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Activists, officials slam Chicago police for alleged brutality in Columbus statue standoff

One activist was left with her teeth knocked out when a police officer punched her in a video-recorded encounter. Mayor Lori Lightfoot called the reports of excessive force — and the actions of some protesters — both “unacceptable.”

Chicago police and protesters face off in Grant Park after protesters attempted to topple a Christopher Columbus Statue located at Roosevelt and Columbus on Friday.
Chicago police and protesters face off in Grant Park after protesters attempted to topple a Christopher Columbus Statue located at Roosevelt and Columbus on Friday.
Tyler LaRiviere/Sun-Times

After an evening of mayhem between Chicago police and protesters who tried to tear down the Grant Park statue of Christopher Columbus, a video surfaced on social media showing an officer punching an 18-year-old activist in the mouth, knocking out some of her teeth.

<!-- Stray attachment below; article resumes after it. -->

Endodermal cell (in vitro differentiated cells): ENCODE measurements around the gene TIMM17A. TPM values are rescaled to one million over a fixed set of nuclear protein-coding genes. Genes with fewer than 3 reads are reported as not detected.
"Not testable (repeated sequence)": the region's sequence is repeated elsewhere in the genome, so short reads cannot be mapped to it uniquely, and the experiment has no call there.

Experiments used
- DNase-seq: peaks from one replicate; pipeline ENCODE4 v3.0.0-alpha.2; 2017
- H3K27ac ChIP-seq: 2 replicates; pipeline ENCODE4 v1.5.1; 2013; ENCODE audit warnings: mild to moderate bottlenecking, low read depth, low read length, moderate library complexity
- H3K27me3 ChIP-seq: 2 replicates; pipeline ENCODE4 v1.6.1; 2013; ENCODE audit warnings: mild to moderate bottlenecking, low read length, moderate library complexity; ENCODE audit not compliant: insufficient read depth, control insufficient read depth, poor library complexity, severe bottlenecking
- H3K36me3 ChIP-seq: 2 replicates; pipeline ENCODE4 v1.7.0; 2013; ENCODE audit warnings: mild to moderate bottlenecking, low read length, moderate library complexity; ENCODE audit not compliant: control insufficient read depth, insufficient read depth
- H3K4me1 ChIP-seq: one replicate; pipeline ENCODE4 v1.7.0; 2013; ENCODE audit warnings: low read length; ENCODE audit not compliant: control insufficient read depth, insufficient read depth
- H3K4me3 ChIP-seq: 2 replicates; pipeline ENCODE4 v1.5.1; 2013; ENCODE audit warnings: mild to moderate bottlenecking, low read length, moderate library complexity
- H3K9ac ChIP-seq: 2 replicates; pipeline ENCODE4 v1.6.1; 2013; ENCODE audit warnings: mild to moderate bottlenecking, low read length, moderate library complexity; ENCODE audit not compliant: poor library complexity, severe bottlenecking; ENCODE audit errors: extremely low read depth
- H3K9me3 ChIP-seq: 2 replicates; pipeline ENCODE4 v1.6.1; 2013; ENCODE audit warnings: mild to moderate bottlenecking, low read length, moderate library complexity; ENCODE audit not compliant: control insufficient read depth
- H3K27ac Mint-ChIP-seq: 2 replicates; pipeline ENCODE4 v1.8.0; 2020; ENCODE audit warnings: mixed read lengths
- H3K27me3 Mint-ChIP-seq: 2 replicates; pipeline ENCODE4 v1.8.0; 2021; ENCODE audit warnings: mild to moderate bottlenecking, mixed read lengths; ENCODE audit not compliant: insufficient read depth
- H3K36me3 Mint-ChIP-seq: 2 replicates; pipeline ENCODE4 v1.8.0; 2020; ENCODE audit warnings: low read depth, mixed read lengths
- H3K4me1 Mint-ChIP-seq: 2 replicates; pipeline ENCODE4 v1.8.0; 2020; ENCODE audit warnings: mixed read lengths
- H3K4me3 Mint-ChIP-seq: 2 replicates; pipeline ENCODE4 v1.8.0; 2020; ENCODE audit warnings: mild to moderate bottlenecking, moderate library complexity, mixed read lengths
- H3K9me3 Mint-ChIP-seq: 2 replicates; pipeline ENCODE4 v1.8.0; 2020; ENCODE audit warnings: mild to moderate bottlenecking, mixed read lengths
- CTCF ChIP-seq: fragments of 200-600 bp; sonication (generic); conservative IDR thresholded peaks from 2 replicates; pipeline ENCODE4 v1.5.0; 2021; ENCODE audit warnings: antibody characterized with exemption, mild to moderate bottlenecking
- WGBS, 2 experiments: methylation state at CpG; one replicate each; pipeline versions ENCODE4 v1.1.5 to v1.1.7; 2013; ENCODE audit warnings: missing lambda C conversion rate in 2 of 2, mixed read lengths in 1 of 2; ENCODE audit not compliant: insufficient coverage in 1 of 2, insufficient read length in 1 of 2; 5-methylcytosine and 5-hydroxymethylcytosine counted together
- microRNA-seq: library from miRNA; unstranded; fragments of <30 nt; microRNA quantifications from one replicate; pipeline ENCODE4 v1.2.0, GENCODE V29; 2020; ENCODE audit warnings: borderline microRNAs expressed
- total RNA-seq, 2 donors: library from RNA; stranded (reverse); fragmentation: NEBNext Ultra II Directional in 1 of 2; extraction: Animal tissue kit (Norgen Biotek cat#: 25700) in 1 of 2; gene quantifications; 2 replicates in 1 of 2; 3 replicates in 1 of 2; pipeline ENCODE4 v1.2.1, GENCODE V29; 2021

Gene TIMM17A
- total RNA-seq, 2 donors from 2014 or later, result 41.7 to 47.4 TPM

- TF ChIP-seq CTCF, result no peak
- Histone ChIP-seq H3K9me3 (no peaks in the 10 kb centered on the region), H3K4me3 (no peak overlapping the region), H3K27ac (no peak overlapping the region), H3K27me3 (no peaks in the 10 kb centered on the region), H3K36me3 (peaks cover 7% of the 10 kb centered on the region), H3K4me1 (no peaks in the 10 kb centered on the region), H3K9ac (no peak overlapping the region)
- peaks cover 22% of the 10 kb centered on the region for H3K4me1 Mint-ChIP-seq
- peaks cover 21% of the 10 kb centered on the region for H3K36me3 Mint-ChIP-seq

The violent confrontation that injured Miracle Boyd, an organizer with the group Good Kids Mad City, was one of many dustups that several progressive officials pointed to on Saturday as the latest cases for defunding the city police department.

The video shows an officer hit Boyd in the face with his left arm as she appears to back away.

Warning: Graphic content and language.

Boyd had recently graduated from high school and was offered an internship in the office of state Sen. Robert Peters, D-Chicago.

“She’s someone who fights every day for gun violence prevention, who fights for a safe community,” Peters said a day after the chaos near Roosevelt Road and Columbus Drive. “And what did she face? Abuse.”

Cook County Board President Toni Preckwinkle said the incident should be investigated and properly handled.

“Ms. Boyd was badly injured by an officer — an inexcusable action for someone sworn to maintain public safety,” Preckwinkle said.

Several journalists also reported being roughed up by officers during the Friday standoff that lasted several hours before police dispersed the crowd.

Activist Miracle Boyd, pictured after a Chicago police officer hit her at a Grant Park protest July 17.
Activist Miracle Boyd, pictured after a Chicago police officer hit her at a Grant Park protest July 17.